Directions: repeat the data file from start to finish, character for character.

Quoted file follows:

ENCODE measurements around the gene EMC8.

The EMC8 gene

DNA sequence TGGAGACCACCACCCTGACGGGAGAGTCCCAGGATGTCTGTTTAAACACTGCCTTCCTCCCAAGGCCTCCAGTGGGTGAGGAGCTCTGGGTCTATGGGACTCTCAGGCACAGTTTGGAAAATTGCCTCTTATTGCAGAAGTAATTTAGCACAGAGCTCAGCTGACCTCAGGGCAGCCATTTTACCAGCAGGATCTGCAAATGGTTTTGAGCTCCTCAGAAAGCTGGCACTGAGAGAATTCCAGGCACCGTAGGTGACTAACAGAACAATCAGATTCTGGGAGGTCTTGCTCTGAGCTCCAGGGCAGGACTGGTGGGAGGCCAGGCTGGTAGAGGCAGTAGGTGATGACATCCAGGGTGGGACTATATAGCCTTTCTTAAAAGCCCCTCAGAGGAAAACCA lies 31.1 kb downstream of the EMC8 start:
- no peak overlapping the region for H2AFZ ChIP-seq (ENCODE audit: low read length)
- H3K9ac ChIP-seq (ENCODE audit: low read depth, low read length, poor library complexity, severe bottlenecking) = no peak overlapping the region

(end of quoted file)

ENCODE measurements around the gene EMC8.

The EMC8 gene

DNA sequence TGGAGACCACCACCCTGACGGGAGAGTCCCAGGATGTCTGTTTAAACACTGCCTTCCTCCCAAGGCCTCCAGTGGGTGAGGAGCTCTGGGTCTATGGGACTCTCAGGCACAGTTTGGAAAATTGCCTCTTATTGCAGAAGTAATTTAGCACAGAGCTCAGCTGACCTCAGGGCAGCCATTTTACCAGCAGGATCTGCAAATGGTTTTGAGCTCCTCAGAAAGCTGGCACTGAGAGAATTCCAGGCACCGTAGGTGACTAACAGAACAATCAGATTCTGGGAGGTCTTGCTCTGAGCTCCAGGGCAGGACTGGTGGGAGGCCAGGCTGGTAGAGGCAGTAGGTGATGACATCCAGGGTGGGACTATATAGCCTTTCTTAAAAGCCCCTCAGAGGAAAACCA lies 31.1 kb downstream of the EMC8 start:
- no peak overlapping the region for H2AFZ ChIP-seq (ENCODE audit: low read length)
- H3K9ac ChIP-seq (ENCODE audit: low read depth, low read length, poor library complexity, severe bottlenecking) = no peak overlapping the region